Biological control of pathogenic fungi has been proposed as an effective control method with low impact on human health and the environment (Berg 2009, Romanazzi et al. 2016). Biocontrol of R. solani, in particular, has been proven as an effective and sustainable method (Barnett et al. 2017, Brewer & Larkin 2005, Sahu et al. 2020). For example, Trichoderma harzianum Rifai, a commonly used biocontroller fungi, can be used effectively against R. solani (Benítez et al. 2004, Sood et al. 2020, Strashnow et al. 1985). Additionally, isolates of non-pathogenic Rhizoctonia strains with binucleate hyphae can also have a high biocontroller effect on R. solani (Burns & Benson 2000, Mosquera- Espinosa et al. 2013, Otero et al. 2013, Sneh et al. 2004). Some Rhizoctonia strains are naturally found in symbiosis with orchids (Herrera et al. 2017, 2019, Otero & Bayman 2009, Pereira et al. 2014, 2018). The symbiosis is essential for seed germination (Otero & Bayman 2009). Additionally, this mutualistic association can also occur in adult plants, where pelotons (clusters of hyphae) can be found inside parenchyma cells of the roots (Pereira et al. 2014, 2018). Species belonging to the form-genus Rhizoctonia D.C. are a group of filamentous fungi with a non-spored imperfect state, known as the Rhizoctonia anamorph (González et al. 2006). These fungi that associate typically with orchids are called orchid mycorrhizal fungi or OMF. In Chile, studies on OMF are still limited to a few orchid species and sites (Atala et al. 2015, Durán et al. 2007, Herrera et al. 2019, Pereira et al. 2014, Steinfort et al. 2010) and their potential as biocontroller of pathogenic fungi is unknown.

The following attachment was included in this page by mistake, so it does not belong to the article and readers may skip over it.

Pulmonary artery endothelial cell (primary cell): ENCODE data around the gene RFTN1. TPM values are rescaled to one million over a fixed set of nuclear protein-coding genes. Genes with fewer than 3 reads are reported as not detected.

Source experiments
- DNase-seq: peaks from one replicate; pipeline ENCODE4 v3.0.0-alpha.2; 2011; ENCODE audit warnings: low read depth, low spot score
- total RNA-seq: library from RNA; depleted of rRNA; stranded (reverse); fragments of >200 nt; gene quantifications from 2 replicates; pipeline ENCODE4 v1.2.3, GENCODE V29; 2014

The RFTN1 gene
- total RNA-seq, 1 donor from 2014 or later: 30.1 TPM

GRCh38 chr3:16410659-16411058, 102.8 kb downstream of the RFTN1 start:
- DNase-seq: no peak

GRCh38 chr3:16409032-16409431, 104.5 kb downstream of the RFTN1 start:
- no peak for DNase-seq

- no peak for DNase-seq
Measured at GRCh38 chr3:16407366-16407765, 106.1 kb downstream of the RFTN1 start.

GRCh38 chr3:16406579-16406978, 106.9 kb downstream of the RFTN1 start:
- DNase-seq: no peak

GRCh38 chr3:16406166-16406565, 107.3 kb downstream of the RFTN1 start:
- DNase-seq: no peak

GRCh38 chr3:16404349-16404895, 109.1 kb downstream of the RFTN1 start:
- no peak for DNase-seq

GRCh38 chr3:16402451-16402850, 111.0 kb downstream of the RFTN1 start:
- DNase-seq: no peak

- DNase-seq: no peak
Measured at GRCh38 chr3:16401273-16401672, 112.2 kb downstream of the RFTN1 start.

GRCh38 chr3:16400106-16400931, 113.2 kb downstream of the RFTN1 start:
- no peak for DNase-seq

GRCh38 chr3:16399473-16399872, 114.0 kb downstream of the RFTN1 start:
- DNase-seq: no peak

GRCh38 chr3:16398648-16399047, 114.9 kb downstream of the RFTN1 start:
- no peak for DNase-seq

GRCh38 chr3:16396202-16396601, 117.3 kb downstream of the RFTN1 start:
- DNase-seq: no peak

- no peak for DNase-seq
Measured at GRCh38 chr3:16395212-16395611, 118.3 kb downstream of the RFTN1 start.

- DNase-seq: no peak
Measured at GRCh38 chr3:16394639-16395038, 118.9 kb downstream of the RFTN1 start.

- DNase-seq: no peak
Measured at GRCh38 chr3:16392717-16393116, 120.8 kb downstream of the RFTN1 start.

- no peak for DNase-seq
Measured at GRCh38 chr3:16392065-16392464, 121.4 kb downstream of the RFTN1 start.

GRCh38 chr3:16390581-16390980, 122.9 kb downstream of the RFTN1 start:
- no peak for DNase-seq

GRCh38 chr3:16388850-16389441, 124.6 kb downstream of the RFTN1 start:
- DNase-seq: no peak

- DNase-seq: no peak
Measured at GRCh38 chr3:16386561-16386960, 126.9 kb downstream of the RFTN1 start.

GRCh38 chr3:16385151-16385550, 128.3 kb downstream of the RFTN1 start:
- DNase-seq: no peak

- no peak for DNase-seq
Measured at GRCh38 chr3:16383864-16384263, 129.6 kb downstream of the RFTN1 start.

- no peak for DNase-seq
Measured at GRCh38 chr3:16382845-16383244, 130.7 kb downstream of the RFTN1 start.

We hypothesize that OMF isolated from native Chilean orchids can be used as biocontrollers of R. solani. To test this, we evaluated the in vitro potential of OMF naturally associated to the roots of the Chilean orchids Chloraea lamellata Lindl., C. virescens (Willd.) Lindl., Codonorchis lessonii (Brongn.) Lindl. and Gavilea longibracteata (Lindl.) Sparre ex Navas as biocontrollers of the pathogenic fungi Rhizoctonia solani. We compared their putative biocontroller effect with that of T. harzianum, a known biocontroller of R. solani.

MATERIAL AND METHODS

Isolation of studied fungal strains

With the aim of isolating possible biocontroller OMFs, roots of adult plants of the terrestrial orchid species Chloraea lamellata, C. virescens, Codonorchis lessonii and Gavilea longibracteata were collected from the field in different sites in Southern Chile. During spring (Sep-Oct) 2014, we sampled three plants per site and two roots per plant. Plant were collected from the following sites: 1) Road to Antuco Volcano, Bío-Bío Region; C. lamellata (Cl) (37° 25’ 44” S - 72° 51’ 27” O), C. lessonii (Cle1) (37º 21’ 31” S - 71º 51’ 33” W), and G. longibracteata (Gl) (37° 21’ 31” S - 71° 51’ 33” O), 2) Pucón airdrome, Araucanía Region; C. virescens (Cv) (39° 17’ 40” S - 71° 54’ 25” O), and 3) Villarrica National Park, Araucanía Region: C. lessonii (Cle2) (37º 23’ 20’’ S - 71º 24’ 22’’ W). In site 1 and 2, no license is required for collecting biological samples according to Chilean law. In site 3 we had verbal authorization by CONAF staff. Root sampling does not kill the plants if done carefully, according to our previous experience.